Keeping intellectual property for a rainy day
Still, the Flip camera could have been an attractive and profitable business to another company, even if Cisco felt it was a drag on its earnings. While Cisco does not break out sales of individual products, Simon Leopold, an analyst with Morgan, Keegan & Company, estimates that Flip camera sales total about $400 million annually. This is small compared with Cisco's total yearly revenue of about $40 billion, but sales of this product could have been significant to a potential acquirer.
So why didn't Cisco simply sell the Flip product line? After all, NPD's Baker said that despite the rise in smartphones with similar functionality, there was still a growing market for small, mini camcorders.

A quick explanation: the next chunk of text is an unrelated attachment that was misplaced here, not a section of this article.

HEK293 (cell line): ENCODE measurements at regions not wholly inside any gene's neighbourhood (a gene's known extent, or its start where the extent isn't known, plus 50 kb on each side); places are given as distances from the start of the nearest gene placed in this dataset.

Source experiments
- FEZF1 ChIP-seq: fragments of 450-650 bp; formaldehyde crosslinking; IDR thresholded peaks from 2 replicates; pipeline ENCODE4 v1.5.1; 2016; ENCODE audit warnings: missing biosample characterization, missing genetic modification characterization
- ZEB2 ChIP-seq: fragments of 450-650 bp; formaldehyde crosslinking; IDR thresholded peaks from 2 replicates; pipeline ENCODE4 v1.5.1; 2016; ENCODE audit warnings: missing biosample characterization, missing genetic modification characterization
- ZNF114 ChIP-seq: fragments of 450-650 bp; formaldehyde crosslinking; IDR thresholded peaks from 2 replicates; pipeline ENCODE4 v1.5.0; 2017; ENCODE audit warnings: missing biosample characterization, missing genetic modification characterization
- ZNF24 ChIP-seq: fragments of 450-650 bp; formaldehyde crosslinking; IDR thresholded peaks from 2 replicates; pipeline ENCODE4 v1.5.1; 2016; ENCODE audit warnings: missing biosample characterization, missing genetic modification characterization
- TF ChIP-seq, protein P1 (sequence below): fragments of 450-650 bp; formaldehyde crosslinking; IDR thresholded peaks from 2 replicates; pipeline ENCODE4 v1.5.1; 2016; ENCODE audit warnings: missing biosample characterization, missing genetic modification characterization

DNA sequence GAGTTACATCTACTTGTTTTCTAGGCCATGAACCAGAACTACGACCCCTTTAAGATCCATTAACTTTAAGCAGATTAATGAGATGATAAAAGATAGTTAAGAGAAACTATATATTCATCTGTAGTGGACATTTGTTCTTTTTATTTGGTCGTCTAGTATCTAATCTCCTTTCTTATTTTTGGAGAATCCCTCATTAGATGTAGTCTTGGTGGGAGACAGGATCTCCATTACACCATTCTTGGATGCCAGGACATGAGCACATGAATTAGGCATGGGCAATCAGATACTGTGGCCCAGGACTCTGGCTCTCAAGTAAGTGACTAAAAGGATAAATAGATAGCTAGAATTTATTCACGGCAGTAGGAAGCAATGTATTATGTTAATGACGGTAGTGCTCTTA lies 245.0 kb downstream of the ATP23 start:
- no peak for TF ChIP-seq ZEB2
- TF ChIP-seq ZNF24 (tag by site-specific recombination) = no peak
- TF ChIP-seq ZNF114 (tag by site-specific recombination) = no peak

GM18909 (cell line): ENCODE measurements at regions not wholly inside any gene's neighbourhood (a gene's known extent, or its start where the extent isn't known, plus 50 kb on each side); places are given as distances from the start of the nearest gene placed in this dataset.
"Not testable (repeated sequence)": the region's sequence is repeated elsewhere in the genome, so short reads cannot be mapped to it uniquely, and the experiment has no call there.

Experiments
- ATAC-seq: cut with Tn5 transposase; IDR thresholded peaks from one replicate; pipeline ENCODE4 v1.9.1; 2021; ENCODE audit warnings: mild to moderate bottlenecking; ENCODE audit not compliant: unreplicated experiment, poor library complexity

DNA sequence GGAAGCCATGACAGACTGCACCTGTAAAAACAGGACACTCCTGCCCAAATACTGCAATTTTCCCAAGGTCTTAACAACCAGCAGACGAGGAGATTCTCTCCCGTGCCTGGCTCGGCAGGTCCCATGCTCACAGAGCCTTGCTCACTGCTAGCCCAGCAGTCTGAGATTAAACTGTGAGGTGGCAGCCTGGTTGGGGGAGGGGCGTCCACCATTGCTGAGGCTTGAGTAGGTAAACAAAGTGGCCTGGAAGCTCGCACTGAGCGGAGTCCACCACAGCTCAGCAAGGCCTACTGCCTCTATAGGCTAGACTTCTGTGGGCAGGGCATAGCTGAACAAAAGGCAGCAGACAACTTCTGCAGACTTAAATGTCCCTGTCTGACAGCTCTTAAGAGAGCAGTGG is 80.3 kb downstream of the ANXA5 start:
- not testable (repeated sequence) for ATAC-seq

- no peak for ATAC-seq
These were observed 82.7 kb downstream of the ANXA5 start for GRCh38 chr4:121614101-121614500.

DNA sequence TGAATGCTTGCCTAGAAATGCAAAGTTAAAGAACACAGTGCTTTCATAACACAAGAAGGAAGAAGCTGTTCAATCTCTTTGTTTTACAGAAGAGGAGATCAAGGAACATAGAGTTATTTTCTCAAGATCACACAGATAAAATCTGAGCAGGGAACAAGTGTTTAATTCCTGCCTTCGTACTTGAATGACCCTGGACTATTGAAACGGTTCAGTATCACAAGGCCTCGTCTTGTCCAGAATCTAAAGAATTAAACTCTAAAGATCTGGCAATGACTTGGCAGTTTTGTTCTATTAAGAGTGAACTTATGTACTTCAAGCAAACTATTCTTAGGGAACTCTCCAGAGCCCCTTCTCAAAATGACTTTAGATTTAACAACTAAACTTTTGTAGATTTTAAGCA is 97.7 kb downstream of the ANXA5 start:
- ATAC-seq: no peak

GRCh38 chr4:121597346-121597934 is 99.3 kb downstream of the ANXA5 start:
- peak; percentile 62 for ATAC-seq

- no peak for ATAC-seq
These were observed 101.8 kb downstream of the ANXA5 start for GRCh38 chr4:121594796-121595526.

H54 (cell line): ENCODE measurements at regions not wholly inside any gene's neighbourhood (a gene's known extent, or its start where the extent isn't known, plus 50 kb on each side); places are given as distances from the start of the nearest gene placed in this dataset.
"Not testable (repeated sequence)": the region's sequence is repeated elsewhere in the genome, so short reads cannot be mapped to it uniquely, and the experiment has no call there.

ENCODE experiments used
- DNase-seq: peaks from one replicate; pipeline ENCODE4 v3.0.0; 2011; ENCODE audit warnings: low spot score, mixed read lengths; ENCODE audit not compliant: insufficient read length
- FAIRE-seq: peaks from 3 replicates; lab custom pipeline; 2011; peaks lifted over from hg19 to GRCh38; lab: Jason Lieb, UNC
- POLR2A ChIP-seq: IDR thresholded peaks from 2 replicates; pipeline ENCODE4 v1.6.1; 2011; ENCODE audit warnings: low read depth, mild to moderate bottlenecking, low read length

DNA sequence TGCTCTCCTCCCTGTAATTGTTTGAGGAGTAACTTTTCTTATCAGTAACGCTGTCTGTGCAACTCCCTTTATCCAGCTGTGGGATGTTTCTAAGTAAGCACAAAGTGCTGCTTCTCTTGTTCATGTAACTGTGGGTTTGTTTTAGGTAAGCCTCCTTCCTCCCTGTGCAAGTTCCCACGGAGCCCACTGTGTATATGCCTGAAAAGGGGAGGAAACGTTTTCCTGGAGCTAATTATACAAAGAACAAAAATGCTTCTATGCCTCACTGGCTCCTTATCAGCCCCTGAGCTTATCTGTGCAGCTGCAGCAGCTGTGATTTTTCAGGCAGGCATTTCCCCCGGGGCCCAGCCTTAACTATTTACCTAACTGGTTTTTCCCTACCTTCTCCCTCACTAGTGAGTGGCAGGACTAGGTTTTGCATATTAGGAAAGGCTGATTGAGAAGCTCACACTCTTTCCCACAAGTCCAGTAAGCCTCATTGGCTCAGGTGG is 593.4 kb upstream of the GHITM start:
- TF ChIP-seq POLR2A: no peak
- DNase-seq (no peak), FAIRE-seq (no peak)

A Cisco representative was unable to provide insight into the decision-making process except to say, "In theory, at a high level (selling the division) may have been possible, but Cisco's team did a detailed analysis, and it was determined that the best thing to do was to shut down the business."
Yankee Group's Kerravala suspects the company may want to hold onto the intellectual property.
"The fact that they aren't selling off the technology makes me think that the technology may wind up in other Cisco products down the road," he said. "For instance, Cisco has talked about adding recording capabilities to its telepresence products."
Cisco wouldn't comment on whether the company has plans to use the technology from Pure Digital in any specific products. But Cisco still sees video as an important part of its strategy.
"We learned so much from this acquisition," said Karen Tillman, a spokeswoman for Cisco. "We gained a lot of understanding about video and how people consume video. And those things will only help as we work to advance and drive demand for our core products."